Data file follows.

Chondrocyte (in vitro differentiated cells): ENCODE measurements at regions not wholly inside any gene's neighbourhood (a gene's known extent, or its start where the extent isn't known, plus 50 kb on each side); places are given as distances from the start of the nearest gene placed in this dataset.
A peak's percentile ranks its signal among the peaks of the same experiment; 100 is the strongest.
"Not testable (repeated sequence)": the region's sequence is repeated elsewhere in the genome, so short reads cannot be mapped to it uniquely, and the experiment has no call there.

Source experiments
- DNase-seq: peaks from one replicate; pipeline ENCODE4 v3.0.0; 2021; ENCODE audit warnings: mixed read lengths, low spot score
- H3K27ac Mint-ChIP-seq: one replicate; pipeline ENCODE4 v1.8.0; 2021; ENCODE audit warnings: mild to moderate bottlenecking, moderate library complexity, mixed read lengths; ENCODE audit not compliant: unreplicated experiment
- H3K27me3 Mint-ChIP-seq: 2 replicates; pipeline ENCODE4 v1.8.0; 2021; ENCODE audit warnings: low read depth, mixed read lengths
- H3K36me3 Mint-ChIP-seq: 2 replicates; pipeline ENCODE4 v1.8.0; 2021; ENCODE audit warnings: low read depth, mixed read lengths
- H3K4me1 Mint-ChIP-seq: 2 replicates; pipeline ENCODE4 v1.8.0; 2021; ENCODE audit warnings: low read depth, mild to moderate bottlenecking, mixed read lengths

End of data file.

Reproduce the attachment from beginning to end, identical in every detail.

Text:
Chondrocyte (in vitro differentiated cells): ENCODE measurements at regions not wholly inside any gene's neighbourhood (a gene's known extent, or its start where the extent isn't known, plus 50 kb on each side); places are given as distances from the start of the nearest gene placed in this dataset.
A peak's percentile ranks its signal among the peaks of the same experiment; 100 is the strongest.
"Not testable (repeated sequence)": the region's sequence is repeated elsewhere in the genome, so short reads cannot be mapped to it uniquely, and the experiment has no call there.

Source experiments
- DNase-seq: peaks from one replicate; pipeline ENCODE4 v3.0.0; 2021; ENCODE audit warnings: mixed read lengths, low spot score
- H3K27ac Mint-ChIP-seq: one replicate; pipeline ENCODE4 v1.8.0; 2021; ENCODE audit warnings: mild to moderate bottlenecking, moderate library complexity, mixed read lengths; ENCODE audit not compliant: unreplicated experiment
- H3K27me3 Mint-ChIP-seq: 2 replicates; pipeline ENCODE4 v1.8.0; 2021; ENCODE audit warnings: low read depth, mixed read lengths
- H3K36me3 Mint-ChIP-seq: 2 replicates; pipeline ENCODE4 v1.8.0; 2021; ENCODE audit warnings: low read depth, mixed read lengths
- H3K4me1 Mint-ChIP-seq: 2 replicates; pipeline ENCODE4 v1.8.0; 2021; ENCODE audit warnings: low read depth, mild to moderate bottlenecking, mixed read lengths